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Measuring for quality of life – how can we do that?

When today’s civil engineers look for models to make our cities more lasting and sustainable, climate change and digital megatrends serve as the fundamental underpinnings. But established control and monitoring tools have difficulty parsing concepts such as quality of life and social values. So how can we measure these? A major investment is therefore being made to lay the foundations of a new Swedish skills platform.

A new grove of trees along the town square. Expanded playground space at Trasten Preschool. Redirecting excess heat from under the streets to reduce slip and fall accidents in the winter. These much-appreciated projects are relatively simple to appraise in a municipality – they cost money to implement and they cost money to maintain. But what value do they provide? What are the long-term effects?

“We see no calculations at present that highlight the environmental, health, and social value in these types of investments. We want to change this,” says Charlotta Möller, Manager of the Sustainable Society section at RISE.

The big challenge? It is difficult to assay the positive effects. Who benefits from the lower costs? Investment costs, risks and responsibilities need to be shared among the municipality’s different administrations, perhaps between the municipality and the region. Or among the municipality’s social services, social insurance agencies, and county councils, and perhaps schools.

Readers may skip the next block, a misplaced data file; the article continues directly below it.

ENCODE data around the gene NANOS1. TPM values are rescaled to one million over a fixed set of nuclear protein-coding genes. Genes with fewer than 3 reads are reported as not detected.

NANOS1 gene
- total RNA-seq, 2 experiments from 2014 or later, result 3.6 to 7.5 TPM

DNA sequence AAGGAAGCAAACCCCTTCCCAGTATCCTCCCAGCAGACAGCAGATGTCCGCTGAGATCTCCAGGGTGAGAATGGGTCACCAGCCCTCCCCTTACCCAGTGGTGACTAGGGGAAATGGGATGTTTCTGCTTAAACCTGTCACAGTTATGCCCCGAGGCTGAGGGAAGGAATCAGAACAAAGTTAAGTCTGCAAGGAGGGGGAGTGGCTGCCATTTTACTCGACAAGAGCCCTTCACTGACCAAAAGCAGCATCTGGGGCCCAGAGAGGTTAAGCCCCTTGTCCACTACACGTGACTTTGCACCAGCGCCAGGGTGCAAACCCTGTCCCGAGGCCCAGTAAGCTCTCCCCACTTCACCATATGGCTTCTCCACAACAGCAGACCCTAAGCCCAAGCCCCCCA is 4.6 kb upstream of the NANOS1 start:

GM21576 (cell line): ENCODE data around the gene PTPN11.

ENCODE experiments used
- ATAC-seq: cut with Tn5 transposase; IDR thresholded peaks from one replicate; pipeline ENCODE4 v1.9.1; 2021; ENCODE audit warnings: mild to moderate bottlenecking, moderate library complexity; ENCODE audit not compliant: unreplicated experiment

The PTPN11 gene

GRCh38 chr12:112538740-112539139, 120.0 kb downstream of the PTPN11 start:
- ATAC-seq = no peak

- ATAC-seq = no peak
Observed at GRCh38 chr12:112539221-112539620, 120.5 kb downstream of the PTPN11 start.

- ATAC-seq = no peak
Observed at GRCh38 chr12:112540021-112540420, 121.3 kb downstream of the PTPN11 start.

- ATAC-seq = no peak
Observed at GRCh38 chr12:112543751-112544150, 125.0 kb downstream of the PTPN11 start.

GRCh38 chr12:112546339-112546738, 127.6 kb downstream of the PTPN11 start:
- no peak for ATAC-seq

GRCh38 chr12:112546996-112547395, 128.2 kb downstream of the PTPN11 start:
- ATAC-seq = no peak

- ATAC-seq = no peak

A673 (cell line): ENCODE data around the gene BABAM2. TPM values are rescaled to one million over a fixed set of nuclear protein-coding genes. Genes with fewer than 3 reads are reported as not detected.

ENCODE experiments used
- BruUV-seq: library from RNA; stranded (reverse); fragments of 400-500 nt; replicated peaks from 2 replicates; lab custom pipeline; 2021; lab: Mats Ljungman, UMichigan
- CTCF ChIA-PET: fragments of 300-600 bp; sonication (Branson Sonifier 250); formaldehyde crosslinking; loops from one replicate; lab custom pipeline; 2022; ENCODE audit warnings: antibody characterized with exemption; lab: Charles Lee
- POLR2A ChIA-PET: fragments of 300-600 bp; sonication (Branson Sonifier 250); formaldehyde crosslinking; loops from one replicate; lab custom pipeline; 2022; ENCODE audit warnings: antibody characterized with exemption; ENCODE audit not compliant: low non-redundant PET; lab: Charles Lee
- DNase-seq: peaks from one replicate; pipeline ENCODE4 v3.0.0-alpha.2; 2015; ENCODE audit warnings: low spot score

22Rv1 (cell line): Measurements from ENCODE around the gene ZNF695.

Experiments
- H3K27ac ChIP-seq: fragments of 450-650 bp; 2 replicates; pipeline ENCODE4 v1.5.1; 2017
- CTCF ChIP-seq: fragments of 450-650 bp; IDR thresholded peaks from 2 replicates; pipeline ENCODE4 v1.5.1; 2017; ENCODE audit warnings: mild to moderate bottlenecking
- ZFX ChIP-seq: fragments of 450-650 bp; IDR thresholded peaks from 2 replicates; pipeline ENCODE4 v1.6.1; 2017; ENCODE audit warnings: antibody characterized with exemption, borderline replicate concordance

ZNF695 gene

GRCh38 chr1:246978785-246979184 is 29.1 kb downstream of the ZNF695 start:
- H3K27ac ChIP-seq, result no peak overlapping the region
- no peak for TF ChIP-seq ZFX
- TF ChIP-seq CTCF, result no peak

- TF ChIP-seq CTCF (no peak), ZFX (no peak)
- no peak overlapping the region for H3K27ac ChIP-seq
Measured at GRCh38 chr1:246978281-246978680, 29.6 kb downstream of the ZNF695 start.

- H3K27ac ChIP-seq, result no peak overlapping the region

“It’s one of the major challenges of our time; viewing the economy in a different way. How can we jointly manage society’s resources – human capital, natural capital, institutional capital and social capital – in a better way?” asks Möller.

Projects are in progress focusing on value creation and measurable actions for sustainable societal development, and something apparent therein is that researchers, officials, and politicians are calling for better methods and support for analysis – control and monitoring – from a more long-term and holistic perspective. It takes courage and willingness to change, but there is also a clear need for something as basic a common terminology.

At the same time, numerous initiatives are underway across Sweden’s municipalities and around the world. There is a need for both knowledge sharing and ways to operationalise knowledge acquired in various projects.  Charlotta Möller sees collaborative skills development and sharing in partnership with other organisations and beneficiaries as key to success.

“We see a clear need to link research-based knowledge to municipal, regional, and national investments into urban environments so as to avoid investment budgets formulated according to a limited number of welfare factors and sustainability criteria. Otherwise we risk continuing to make short-term investments in which many of our major societal challenges are not addressed.”